Search Images Maps Play YouTube News Gmail Drive More »
Sign in
Screen reader users: click this link for accessible mode. Accessible mode has the same essential features but works better with your reader.

Patents

  1. Advanced Patent Search
Publication numberUS5301160 A
Publication typeGrant
Application numberUS 07/840,418
Publication dateApr 5, 1994
Filing dateFeb 24, 1992
Priority dateFeb 24, 1992
Fee statusPaid
Publication number07840418, 840418, US 5301160 A, US 5301160A, US-A-5301160, US5301160 A, US5301160A
InventorsHugh P. McAdams
Original AssigneeTexas Instruments Incorporated
Export CitationBiBTeX, EndNote, RefMan
External Links: USPTO, USPTO Assignment, Espacenet
Computer including an integrated circuit having a low power selection control arrangement
US 5301160 A
Abstract
A computer system includes a data processor; an address bus; a data bus; row and column decoding circuits; an integrated circuit memory device interconnected with the data processor by way of the address and data buses, the memory device having a pair of bitlines including parts, a sense amplifier, selectable transfer gates between the bitline parts and sense nodes of the sense amplifier, a selection circuit that enables transmission through the transfer gates in response to address signals. The selection circuit provides either a precharge voltage to the transfer gates during a precharge state or high and low level signals to the transfer gates when selecting a transfer gate. During transition to the precharge state, a charge transfer path is enabled for transferring charge from one transfer gate lead to another transfer gate lead. Thereby a substantial quantity of charge is conserved during operation.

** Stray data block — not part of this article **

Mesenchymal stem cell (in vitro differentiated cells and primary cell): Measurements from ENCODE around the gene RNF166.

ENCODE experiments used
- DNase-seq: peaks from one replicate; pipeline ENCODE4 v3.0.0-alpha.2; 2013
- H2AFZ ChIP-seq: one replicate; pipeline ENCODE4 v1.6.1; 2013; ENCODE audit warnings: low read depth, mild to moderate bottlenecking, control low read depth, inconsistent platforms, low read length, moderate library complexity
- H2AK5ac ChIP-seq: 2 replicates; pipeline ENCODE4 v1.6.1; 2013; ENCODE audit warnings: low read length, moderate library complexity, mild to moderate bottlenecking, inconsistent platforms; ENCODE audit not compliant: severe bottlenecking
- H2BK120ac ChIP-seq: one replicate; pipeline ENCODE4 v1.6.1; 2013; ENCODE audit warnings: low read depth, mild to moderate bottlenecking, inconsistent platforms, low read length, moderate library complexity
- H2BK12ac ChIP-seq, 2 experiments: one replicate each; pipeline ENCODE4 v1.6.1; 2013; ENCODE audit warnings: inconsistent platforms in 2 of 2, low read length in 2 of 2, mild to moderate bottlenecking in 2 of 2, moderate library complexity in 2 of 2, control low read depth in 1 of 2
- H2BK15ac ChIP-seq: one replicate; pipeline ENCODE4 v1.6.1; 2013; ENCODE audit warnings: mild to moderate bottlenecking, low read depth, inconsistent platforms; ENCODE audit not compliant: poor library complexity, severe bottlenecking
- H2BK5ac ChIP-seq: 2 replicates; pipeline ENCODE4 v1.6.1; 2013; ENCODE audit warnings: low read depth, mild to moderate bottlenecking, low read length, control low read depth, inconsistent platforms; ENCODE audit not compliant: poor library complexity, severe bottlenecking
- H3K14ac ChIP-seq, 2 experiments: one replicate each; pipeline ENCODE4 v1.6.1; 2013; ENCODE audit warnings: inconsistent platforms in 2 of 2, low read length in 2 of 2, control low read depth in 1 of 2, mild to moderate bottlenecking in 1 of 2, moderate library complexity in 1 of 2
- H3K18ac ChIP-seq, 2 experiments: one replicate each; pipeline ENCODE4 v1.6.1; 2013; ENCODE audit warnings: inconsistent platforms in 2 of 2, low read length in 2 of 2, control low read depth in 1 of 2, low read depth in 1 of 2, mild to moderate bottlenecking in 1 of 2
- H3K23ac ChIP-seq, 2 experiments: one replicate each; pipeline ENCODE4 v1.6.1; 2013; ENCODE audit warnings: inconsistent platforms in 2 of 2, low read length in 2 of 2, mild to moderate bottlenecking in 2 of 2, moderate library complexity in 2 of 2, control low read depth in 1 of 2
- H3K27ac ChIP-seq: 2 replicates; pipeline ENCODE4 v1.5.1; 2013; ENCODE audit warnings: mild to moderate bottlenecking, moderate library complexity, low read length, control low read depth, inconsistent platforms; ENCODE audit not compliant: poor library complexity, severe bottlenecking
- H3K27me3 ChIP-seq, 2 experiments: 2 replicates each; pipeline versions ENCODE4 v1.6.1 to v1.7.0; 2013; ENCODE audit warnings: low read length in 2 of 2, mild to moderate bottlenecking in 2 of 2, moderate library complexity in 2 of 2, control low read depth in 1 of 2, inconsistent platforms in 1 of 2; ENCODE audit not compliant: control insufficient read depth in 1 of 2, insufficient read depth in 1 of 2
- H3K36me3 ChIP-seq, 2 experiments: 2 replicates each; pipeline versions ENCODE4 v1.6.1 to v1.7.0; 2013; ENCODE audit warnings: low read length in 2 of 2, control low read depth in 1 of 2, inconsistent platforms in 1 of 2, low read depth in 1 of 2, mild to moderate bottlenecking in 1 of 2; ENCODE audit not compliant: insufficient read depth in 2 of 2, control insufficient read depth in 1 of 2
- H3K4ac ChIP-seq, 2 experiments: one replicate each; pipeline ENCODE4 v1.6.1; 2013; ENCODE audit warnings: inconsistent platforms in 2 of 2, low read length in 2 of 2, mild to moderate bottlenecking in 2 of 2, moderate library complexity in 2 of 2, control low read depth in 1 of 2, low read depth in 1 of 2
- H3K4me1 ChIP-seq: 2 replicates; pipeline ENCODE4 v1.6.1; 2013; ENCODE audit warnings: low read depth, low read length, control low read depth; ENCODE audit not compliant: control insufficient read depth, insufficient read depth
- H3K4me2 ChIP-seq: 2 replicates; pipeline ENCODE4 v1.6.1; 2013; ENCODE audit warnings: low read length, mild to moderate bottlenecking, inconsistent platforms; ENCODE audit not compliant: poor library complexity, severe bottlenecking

Images(5)
Previous page
Next page
Claims(13)
What is claimed is:
1. A computer system comprising:
a data processor;
an address bus;
a data bus;
row and column address decoding circuits;
an integrated circuit memory device interconnected with the data processor by way of the address and data buses, the memory device including:
a pair of bitlines, each bitline having first and second parts;
a sense amplifier with a pair of complementary sense nodes;
a different selectable transfer gate interposed between each part of each of the bitlines and one of the sense nodes;
a selection circuit, responsive to an address signal from the column address decoding circuit, for enabling transmission of data through the transfer gates;
an on chip voltage supply for providing high voltage through the selection circuit and a first transfer control lead to a first pair of the transfer gates during active selection of the transfer gates; and
a ground reference for providing a low voltage through the selection circuit and a second transfer control lead to a second pair of the transfer gates during active selection of the transfer gates; and
another voltage supply for providing precharge voltage through the selection circuit and the first and second transfer control leads to the transfer gates during a precharge state of the transfer gates.
2. A computer system, in accordance with claim 1, further comprising:
the on-chip voltage supply provides a high voltage having a magnitude that is at least a threshold voltage drop greater than the magnitude of the precharge voltage from the other voltage supply; and